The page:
Ender 3 steppers

Hey guys

I got an Ender 3 for xmas (used, it has a v 1.1.5 board in it) and now
have a problem

There is no movement at all on the stepper motors. the machine heats
fine, but the never energize. They also do not respond to manual control
from the screen.

The display on the screen shows movement in the numbers, as if it were
functioning normally.

Should I be looking at replacing the motherboard, or the power supply ?
It’s got to be one of the 2 and I’d rather not take a 50-50 gamble ! :wink:


There are four stepper motors and 4 stepper motor drivers. Are you saying the X, Y, Z and extruder are all not working?

When you say the machine heats fine, are you saying the bed heats up AND the hot end heats to the point where it will melt filament? If yes to both, that would indicate that the 24V power supply is good.

The fact that you have a display at all and it’s showing numbers means the internal 5V supply is working.

The numbers change because the processor is telling the stepper to move and is counting along as it does so. It has no feedback to indicate that the steppers HAVE moved, so the processor has no idea they haven’t.

I would check that the stepper cables are plugged it at both the stepper end AND at the controller end.

It’s extremely unlikely that all 5 stepper motor drivers have failed simultaneously.

Of course, that’s another possibility, come to think of it… you said it was used. Is it possible the previous owner removed the stepper drivers. On some motherboards, the stepper drivers are separate entities that plug into socket and can be taken out and used in a new machine. Of course, you said it was a Creality 1.1.5 board, so that would negate that possibility as, looking at the photos of the board, I don’t think the controllers are removable.

Can you just confirm for us that all four steppers do not work?

You can also measure the output of the power supply to verify that it is, indeed, supplying 24V. Steppers operate over a fairly wide voltage range. They just won’t have enough torque at low voltages and will overheat (over time) at high voltages, so some variability in the output 24V should still result in a working system.

Exactly. All 4 steppers. Temps are right where they should be, hot end melts plastic and bed makes grilled cheese ;-). Screen indicates its moving but there is no physical movement. I’ve checked all connections are tight and noting is snagged or pulled. It just decided to quit.

The machine ran great for a couple weeks. I got about a dozen nice prints off of it. Few nights ago I started a print and walked away, and wife called me about funny noises. It had a hot end clog and the extruder was clicking so I stopped the print intending to get back to it later. later turned into an alarm going off and the wife shutting off the machine (I never saw the error code that triggered the buzzer). Next morning I turned it on and had this.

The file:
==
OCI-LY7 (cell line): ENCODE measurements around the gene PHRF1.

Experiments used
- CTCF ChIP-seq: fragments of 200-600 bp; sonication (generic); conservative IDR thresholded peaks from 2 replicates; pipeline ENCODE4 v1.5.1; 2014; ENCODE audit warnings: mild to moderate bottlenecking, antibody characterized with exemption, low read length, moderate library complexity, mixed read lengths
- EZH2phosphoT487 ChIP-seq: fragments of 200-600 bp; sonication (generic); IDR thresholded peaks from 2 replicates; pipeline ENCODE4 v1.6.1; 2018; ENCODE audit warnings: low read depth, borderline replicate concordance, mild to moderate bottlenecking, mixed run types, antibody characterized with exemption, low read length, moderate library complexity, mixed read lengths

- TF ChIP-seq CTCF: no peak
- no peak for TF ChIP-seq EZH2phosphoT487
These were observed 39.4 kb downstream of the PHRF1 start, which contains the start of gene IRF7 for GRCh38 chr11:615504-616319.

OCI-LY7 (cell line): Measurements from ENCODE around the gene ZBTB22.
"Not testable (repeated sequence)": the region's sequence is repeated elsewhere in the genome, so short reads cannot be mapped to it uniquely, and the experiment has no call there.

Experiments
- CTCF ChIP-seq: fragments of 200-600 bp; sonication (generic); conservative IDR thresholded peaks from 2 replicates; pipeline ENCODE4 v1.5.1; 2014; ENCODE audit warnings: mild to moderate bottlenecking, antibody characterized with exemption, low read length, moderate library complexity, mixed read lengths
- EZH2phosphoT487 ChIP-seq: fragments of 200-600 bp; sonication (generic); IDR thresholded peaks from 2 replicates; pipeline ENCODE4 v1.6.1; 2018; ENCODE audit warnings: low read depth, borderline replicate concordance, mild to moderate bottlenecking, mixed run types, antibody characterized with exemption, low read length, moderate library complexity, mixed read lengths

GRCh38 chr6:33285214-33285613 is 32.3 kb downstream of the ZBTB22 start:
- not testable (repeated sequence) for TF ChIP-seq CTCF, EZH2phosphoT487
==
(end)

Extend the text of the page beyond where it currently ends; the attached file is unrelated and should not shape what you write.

I’ve ruled out slicer problems (tried 2 versions of Cura and Prusa) and inspected the boards for burn marks/ anything obvious. I’ve had a Monoprice and Anycubic before this one and been printing for about a year, so not a TOAL noob, I am just more mechanical than electronic/software oriented. There is nothing mechanical wrong with this machine, whatever it is involves either software or electronic hardware. I’ve also tried a few different freshly-formatted cards so its not that.

Check the controller board for a fuse. I’m guessing here, but the fact that all 4 stepper failed at the same time suggests something wrong with the power supply on the controller board. See if there’s a fuse on it and make sure it’s not blown.

OK. So I just learned something. I was trying to find a controller board schematic and one of them showed the stepper motor controller running on a 12V source, so that got me thinking. I’ve always assumed that the steppers were running at 24V on a 24V system, but it suddenly dawned on me that buying NEMA17 stepper we only ever worry about the form factor (dimensions) and never the operating voltage of the stepper itself sooooo after a little digging (very little digging) it would seem that they are in fact designed to operate at 12V. I say very little digging because as far as I am aware the NEMA17 designation describes the physical size of the stepper and the placement and size of the mounting holes and central hole for the shaft, so it’s entirely possible that there may be NEMA17 stepper that operate at other voltages, but I’m starting to doubt this.

If the above is in fact true, it would imply that your controller board has a blown 12V regulator circuit, or fuse attached thereto.


no, no fuse on this control board but that idea led me to find this picture of inside the power supply, and it has a fuse shown at the bottom right of the picture. (component F8A). THAT gives me something to check tomorrow. I know about the main fuse by the switch and that one is fine (or it wouldnt turn on at all)

If that fuse isnt it, then you nailed it with the on-board regulator circuit.

The fuse within the power supply won’t be it, unless the Ender 3 is radically different than most of the other Ender products I’m familiar with. Unless I’m mistaken, the power supply will have inputs for Line, Neutral and Ground, and 3 outputs each for 24Vdc and 0V.

My point is that it is supplying ALL the power to the controller through two wires (vs. separate 24V, 12V, 5V and 3.3V wires). The conversion of the 24V input to the lower voltages is done on the controller board. If you have a display that’s working, then all the lower voltages needed for it are being converted from the 24Vdc input so your 24V is (roughly) OK. Check it if you want to, of course, but my money’s on a defective 12V regulator circuit on the controller board.